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Suppose $(X, \mathcal{O})$ is a topological space and $A, U \subset X$ and $(A, \mathcal{O} _A), (U, \mathcal{O} _U)$ are the subspace topology of $(X, \mathcal{O})$. If $U$ is open in $(X, \mathcal{O})$ and $(U, \mathcal{O} _U), (A, \mathcal{O} _A)$ are homeomorphic, then $A$ is open in $(X, \mathcal{O})$.

Is this true or false? I think it is false but I can't make a counterexample. Please help me.

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    $\begingroup$ Sorry but what is $\mathcal{O}$? The topology on $X$? Then the assumption $A \in \mathcal{O}$ implies that $A$ is open. $\endgroup$
    – N.B.
    Oct 17 '18 at 14:13
  • $\begingroup$ Sorry, typo. I edited. $\endgroup$
    – moc79
    Oct 17 '18 at 14:27
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Without any other assumption the sentence seems to be false. Consider the topological space consisting of a line $l$ and one point $P$ external to the line. Then $P$ is open in the total space, however any other point in the line will not.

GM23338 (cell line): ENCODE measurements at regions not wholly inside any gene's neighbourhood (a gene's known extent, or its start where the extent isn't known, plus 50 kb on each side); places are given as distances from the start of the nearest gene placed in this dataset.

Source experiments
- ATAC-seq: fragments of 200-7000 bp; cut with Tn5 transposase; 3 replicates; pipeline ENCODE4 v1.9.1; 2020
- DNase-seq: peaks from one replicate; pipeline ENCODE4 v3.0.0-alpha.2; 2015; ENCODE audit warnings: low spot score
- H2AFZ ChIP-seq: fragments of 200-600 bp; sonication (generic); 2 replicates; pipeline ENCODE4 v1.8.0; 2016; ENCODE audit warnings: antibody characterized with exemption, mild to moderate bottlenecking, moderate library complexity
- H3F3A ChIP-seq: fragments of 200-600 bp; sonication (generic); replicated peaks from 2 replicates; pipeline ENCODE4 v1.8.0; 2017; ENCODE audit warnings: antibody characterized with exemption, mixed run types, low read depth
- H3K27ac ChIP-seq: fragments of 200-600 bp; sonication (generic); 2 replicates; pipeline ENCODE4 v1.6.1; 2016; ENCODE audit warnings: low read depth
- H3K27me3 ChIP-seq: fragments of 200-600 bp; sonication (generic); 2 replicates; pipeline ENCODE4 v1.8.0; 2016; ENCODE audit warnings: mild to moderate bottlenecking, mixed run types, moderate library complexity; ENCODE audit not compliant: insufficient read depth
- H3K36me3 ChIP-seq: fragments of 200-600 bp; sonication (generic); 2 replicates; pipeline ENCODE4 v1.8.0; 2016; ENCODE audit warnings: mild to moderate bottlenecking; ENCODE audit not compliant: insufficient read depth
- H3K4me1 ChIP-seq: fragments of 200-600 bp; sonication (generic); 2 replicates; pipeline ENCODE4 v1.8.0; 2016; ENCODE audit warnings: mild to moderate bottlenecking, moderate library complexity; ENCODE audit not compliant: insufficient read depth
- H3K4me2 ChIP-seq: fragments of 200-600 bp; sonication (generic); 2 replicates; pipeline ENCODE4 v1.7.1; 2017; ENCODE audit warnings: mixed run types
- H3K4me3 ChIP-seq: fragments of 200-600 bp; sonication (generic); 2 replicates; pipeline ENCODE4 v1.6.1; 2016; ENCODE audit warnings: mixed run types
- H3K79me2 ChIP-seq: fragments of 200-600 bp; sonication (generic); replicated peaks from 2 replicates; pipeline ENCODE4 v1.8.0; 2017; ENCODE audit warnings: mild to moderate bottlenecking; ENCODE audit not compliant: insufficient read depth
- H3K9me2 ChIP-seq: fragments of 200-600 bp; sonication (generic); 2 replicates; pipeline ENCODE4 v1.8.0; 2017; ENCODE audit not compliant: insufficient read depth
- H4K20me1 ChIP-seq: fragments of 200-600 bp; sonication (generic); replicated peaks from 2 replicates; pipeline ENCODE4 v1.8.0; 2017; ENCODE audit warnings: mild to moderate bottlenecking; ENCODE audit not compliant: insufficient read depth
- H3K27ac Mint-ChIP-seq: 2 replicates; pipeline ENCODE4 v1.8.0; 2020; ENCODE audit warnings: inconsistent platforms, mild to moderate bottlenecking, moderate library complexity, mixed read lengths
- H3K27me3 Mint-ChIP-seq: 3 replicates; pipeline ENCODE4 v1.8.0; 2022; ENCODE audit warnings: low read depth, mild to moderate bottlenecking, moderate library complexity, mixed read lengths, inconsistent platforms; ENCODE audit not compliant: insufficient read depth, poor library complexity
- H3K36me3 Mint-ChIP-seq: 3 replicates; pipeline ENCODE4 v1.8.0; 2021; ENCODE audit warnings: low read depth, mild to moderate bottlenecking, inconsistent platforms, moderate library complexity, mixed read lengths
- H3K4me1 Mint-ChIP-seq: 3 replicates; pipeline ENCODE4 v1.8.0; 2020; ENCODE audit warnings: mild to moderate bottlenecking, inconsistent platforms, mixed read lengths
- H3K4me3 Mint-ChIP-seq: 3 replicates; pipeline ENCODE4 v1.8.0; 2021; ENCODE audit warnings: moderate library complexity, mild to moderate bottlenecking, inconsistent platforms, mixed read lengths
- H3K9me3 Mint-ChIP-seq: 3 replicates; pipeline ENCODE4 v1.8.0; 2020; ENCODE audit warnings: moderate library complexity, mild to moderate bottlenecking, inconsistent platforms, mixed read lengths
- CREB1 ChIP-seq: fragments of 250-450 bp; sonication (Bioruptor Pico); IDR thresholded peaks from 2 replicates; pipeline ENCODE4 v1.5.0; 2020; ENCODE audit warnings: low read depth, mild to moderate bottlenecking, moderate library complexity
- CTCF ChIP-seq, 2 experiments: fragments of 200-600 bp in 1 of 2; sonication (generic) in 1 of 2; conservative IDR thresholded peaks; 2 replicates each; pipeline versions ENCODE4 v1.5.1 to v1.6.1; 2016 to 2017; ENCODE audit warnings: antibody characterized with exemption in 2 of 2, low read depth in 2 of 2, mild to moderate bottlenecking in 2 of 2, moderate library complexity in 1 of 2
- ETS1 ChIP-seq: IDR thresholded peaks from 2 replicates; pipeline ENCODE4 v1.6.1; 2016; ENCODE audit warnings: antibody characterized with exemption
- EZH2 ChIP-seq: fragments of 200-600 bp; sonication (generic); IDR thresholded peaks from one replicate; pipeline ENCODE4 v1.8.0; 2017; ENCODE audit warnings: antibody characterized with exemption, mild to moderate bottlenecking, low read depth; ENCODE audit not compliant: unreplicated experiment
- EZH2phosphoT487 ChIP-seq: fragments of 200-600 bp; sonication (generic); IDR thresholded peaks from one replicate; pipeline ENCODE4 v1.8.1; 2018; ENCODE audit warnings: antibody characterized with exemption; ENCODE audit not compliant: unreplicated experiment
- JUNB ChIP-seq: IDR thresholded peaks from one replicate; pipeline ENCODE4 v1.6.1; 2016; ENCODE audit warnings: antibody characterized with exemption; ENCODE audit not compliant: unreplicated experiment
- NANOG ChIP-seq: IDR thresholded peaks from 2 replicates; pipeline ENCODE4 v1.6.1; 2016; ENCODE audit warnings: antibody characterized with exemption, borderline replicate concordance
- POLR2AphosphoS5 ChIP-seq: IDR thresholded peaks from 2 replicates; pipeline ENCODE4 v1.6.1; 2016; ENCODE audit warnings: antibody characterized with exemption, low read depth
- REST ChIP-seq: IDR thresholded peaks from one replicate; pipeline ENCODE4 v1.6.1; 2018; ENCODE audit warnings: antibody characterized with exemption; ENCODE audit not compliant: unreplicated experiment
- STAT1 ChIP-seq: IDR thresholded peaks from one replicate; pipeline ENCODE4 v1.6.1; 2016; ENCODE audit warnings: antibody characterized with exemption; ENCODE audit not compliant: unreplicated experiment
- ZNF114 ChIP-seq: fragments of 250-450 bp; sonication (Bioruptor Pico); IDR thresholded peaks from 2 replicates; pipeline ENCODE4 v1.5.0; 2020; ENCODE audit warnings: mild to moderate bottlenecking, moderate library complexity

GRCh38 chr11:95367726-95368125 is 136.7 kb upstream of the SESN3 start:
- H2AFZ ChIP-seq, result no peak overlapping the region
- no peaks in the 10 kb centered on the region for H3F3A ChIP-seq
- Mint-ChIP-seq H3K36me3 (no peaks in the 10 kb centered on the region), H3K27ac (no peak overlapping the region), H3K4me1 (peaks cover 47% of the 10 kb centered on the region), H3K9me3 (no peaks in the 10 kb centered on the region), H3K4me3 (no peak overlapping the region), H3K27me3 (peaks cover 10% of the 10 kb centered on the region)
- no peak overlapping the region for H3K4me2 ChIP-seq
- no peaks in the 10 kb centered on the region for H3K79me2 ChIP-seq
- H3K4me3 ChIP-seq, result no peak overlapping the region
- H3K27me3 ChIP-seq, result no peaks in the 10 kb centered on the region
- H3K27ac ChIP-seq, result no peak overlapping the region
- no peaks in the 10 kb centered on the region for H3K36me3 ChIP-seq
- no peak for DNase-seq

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  • $\begingroup$ I understand your explanation. Thank you very much! $\endgroup$
    – moc79
    Oct 17 '18 at 14:48
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There are many counterexamples. ALG gave one. But the interesting thing is that this does hold for some spaces, like $X= \mathbb{R}^n$ in the usual topology. This is called Invariance of domain (domain is an older name for "open set"; the openness is preserved as it were), so the intuition is understandable.

A simple minimalistic counterexample: $X = \{0,1\}$ with topology $\{\emptyset, \{0\}, X\}$ (Sierpinski space), then as subspaces $\{0\}$ and $\{1\}$ are homeomorphic (all one-point spaces are), the former is open, the latter is not.

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  • $\begingroup$ The theorem is interesting. Thank you. $\endgroup$
    – moc79
    Oct 17 '18 at 22:06

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